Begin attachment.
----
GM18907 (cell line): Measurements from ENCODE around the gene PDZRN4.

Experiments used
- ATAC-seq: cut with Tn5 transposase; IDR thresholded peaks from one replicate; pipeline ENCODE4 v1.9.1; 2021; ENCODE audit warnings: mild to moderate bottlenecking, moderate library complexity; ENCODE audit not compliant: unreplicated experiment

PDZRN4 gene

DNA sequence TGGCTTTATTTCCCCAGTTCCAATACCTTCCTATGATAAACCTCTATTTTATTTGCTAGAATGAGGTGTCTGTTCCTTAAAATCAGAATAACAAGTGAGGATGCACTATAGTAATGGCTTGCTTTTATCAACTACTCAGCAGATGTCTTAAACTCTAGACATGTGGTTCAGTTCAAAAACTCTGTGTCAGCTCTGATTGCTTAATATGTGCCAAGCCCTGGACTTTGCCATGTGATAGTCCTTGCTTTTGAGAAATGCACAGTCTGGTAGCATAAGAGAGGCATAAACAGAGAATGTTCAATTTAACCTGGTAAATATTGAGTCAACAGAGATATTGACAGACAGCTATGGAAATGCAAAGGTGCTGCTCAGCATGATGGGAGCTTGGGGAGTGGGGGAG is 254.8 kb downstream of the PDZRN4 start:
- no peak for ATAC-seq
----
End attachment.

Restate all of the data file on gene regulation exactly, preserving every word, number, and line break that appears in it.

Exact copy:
GM18907 (cell line): Measurements from ENCODE around the gene PDZRN4.

Experiments used
- ATAC-seq: cut with Tn5 transposase; IDR thresholded peaks from one replicate; pipeline ENCODE4 v1.9.1; 2021; ENCODE audit warnings: mild to moderate bottlenecking, moderate library complexity; ENCODE audit not compliant: unreplicated experiment

PDZRN4 gene

DNA sequence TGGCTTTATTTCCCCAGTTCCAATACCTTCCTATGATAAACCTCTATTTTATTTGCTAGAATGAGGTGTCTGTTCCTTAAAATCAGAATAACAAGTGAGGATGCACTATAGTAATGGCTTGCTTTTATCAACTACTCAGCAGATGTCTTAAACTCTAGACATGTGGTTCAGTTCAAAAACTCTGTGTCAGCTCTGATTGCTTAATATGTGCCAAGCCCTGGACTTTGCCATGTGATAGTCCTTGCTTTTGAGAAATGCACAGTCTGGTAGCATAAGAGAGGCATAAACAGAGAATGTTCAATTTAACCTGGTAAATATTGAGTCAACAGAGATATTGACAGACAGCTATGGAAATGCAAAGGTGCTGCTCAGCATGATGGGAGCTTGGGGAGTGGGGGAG is 254.8 kb downstream of the PDZRN4 start:
- no peak for ATAC-seq